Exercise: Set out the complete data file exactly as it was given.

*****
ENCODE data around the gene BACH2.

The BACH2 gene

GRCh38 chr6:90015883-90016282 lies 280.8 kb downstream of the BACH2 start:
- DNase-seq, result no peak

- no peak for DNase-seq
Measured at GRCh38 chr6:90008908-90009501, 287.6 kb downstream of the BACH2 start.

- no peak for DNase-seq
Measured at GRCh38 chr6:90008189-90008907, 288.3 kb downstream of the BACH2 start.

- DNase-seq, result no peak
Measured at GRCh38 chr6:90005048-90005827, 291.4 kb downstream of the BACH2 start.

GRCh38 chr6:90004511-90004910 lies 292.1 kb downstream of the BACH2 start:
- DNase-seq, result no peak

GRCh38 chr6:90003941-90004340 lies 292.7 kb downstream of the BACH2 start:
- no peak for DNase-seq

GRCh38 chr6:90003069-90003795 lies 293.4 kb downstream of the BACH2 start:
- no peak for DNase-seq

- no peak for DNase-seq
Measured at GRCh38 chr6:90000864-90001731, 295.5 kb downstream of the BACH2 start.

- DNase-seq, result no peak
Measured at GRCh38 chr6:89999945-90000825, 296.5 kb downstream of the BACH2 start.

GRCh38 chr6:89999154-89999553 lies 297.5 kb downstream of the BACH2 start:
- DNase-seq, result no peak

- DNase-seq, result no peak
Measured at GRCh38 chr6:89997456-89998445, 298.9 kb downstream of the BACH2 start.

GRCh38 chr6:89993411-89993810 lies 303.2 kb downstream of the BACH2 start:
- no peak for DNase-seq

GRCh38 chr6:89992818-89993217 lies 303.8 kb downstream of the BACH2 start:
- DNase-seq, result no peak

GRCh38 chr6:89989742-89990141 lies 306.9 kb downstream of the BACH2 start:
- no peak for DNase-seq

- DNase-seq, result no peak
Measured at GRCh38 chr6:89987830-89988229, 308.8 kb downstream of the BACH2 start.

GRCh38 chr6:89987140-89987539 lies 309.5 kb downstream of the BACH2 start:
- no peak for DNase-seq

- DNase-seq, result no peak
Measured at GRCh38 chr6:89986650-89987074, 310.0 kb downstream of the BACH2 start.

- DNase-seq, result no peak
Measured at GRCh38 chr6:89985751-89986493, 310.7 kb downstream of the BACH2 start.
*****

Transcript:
ENCODE data around the gene BACH2.

The BACH2 gene

GRCh38 chr6:90015883-90016282 lies 280.8 kb downstream of the BACH2 start:
- DNase-seq, result no peak

- no peak for DNase-seq
Measured at GRCh38 chr6:90008908-90009501, 287.6 kb downstream of the BACH2 start.

- no peak for DNase-seq
Measured at GRCh38 chr6:90008189-90008907, 288.3 kb downstream of the BACH2 start.

- DNase-seq, result no peak
Measured at GRCh38 chr6:90005048-90005827, 291.4 kb downstream of the BACH2 start.

GRCh38 chr6:90004511-90004910 lies 292.1 kb downstream of the BACH2 start:
- DNase-seq, result no peak

GRCh38 chr6:90003941-90004340 lies 292.7 kb downstream of the BACH2 start:
- no peak for DNase-seq

GRCh38 chr6:90003069-90003795 lies 293.4 kb downstream of the BACH2 start:
- no peak for DNase-seq

- no peak for DNase-seq
Measured at GRCh38 chr6:90000864-90001731, 295.5 kb downstream of the BACH2 start.

- DNase-seq, result no peak
Measured at GRCh38 chr6:89999945-90000825, 296.5 kb downstream of the BACH2 start.

GRCh38 chr6:89999154-89999553 lies 297.5 kb downstream of the BACH2 start:
- DNase-seq, result no peak

- DNase-seq, result no peak
Measured at GRCh38 chr6:89997456-89998445, 298.9 kb downstream of the BACH2 start.

GRCh38 chr6:89993411-89993810 lies 303.2 kb downstream of the BACH2 start:
- no peak for DNase-seq

GRCh38 chr6:89992818-89993217 lies 303.8 kb downstream of the BACH2 start:
- DNase-seq, result no peak

GRCh38 chr6:89989742-89990141 lies 306.9 kb downstream of the BACH2 start:
- no peak for DNase-seq

- DNase-seq, result no peak
Measured at GRCh38 chr6:89987830-89988229, 308.8 kb downstream of the BACH2 start.

GRCh38 chr6:89987140-89987539 lies 309.5 kb downstream of the BACH2 start:
- no peak for DNase-seq

- DNase-seq, result no peak
Measured at GRCh38 chr6:89986650-89987074, 310.0 kb downstream of the BACH2 start.

- DNase-seq, result no peak
Measured at GRCh38 chr6:89985751-89986493, 310.7 kb downstream of the BACH2 start.